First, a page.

City Department Heads Deserve Performance Evaluations

On a more rare, but positive note, my congratulations to the QC Times, Tom Saul in particular, for the important and comprehensive report on the lack of reviews over the past decade for most of our Davenport city department heads. This could very well be one of the most important stories of the year, not to mention at the root of some of the more serious dysfunctions within city hall.

Not only is the lack of reviews important in terms of accountability and for achieving performance standards and goals, but also for rewarding those who outperform or exceed expectations. It works both ways. Certainly Ms. Runge’s insistence on annual reviews speaks well for her own confidence in her ability to do her job (further evidenced by her departure to a higher-paying position in Des Moines, an occasion to congratulate her on, but also to lament our own substantial loss), as well as provides inspiration as to why reviews are so important. Otherwise, one gets the sense that the fox is watching the hen house. Imagine your own place of employment or business. By not providing a means of accountability, how are performance standards even established, let alone met? How can innovation occur? How can new technologies be appropriately implemented? How can departmental needs be properly assessed in terms of manpower, equipment, and funding? How are goals of the department set and how are they communicated throughout? How does one department head interact and perform in terms of the team? How can crossovers in terms of duties, tasks, and efficiencies by doing things differently be identified? How can the current, established protocol be improved upon? The list is endless for synchronizing operations, and for taxpayers to achieve the most bang for their buck.

Today’s feature story about the storm-water-management permit application is a good example of lack of communication and the resulting waste that can occur. Taxpayers paid approximately $300,000 to submit this application nearly a decade ago, and for what? It isn’t even being considered because the Iowa State Department of Natural Resources (DNR) has determined that Davenport used the wrong census information. Why was this not communicated to us? Why did the city not follow up on the application sooner? Why did we use the wrong census? Can an argument be made for our current application to be considered instead of having to resubmit and repeat the whole process? It seems the DNR disagrees with our position as a Phase I applicant. How could this be misinterpreted in the first place? Why wasn’t our city notified of the discrepancy by the DNR? In fact, Davenport was told in 1997 that the application would be reviewed “soon, ” with no mention of a problem with census information. Who should be accountable for this serious problem, because now Davenport is frighteningly behind the curve with respect to the federal mandate for a storm water management system to be implemented by 2008? The permit application has languished at the state and now it appears we will have to resubmit an entirely new application—at what cost this time?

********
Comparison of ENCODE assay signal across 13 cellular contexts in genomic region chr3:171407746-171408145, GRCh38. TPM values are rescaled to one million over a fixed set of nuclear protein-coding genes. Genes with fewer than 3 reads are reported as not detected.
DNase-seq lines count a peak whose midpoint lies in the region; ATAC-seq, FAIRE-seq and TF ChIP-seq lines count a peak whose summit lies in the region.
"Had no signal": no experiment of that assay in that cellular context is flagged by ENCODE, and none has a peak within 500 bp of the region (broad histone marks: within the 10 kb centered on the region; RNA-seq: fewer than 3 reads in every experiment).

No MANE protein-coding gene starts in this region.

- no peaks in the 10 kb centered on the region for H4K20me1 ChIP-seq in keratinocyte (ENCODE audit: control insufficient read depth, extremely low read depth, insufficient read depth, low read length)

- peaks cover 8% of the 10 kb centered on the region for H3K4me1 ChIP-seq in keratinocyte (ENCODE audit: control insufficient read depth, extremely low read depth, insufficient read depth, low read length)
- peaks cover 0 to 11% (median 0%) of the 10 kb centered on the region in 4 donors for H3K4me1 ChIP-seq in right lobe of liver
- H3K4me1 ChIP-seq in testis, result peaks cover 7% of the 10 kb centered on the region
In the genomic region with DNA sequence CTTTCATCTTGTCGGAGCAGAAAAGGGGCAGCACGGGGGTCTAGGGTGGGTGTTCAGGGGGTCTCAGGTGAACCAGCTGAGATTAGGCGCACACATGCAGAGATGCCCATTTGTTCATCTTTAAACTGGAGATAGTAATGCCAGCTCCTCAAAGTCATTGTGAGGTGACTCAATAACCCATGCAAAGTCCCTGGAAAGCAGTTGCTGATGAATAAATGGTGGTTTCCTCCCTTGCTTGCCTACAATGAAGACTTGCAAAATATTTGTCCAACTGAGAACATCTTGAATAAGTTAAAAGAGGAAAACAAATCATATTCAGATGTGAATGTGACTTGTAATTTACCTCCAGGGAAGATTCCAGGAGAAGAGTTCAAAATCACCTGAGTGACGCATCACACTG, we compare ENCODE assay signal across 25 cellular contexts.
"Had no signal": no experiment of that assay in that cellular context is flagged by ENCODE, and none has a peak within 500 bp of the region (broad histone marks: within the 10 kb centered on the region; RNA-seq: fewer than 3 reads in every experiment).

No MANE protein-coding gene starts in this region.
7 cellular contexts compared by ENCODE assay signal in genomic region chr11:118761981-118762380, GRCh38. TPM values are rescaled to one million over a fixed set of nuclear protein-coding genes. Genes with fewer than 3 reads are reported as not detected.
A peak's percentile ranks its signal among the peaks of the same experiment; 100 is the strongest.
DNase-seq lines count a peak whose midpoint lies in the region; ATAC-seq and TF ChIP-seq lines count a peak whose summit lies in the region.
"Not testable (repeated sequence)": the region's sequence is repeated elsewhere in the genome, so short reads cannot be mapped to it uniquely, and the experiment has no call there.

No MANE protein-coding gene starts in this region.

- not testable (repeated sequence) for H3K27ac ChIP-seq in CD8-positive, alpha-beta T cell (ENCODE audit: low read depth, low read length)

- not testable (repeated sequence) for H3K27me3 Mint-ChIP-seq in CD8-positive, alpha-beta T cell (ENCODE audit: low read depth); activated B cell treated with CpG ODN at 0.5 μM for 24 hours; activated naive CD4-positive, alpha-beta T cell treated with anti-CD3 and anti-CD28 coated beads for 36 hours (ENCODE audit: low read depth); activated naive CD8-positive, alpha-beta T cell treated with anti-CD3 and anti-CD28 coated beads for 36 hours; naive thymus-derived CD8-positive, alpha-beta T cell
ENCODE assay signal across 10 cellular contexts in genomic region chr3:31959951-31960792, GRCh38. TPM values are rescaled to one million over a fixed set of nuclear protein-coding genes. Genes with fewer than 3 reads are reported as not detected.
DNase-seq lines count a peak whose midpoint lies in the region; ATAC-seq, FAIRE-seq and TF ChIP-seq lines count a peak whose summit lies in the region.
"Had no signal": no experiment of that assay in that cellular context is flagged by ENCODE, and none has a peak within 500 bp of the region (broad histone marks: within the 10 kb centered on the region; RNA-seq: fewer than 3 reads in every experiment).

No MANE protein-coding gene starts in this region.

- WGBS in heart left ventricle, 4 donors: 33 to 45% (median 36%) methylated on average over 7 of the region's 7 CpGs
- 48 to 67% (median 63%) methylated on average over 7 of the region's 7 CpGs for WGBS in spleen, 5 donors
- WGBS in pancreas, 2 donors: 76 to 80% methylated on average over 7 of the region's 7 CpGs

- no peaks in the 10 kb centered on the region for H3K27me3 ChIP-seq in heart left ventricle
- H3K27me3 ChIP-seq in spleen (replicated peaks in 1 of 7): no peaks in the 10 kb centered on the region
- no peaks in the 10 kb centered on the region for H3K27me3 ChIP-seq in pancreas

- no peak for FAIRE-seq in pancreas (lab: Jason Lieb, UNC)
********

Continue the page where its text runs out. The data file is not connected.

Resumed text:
This is just one situation that should emphasize the necessity for oversight of department heads within the structure and hierarchy of our local government. The number-one priority of hired consultant Sy Murray should be to help the council identify performance criteria and to establish a non-negotiable, annual evaluation process so that we can attract highly qualified professionals, can-do people (which we may already have, but we have no way of determining such) who will help Davenport become a top-tier city in Iowa. This is critical if we want to reach such a lofty, but eminently achievable goal.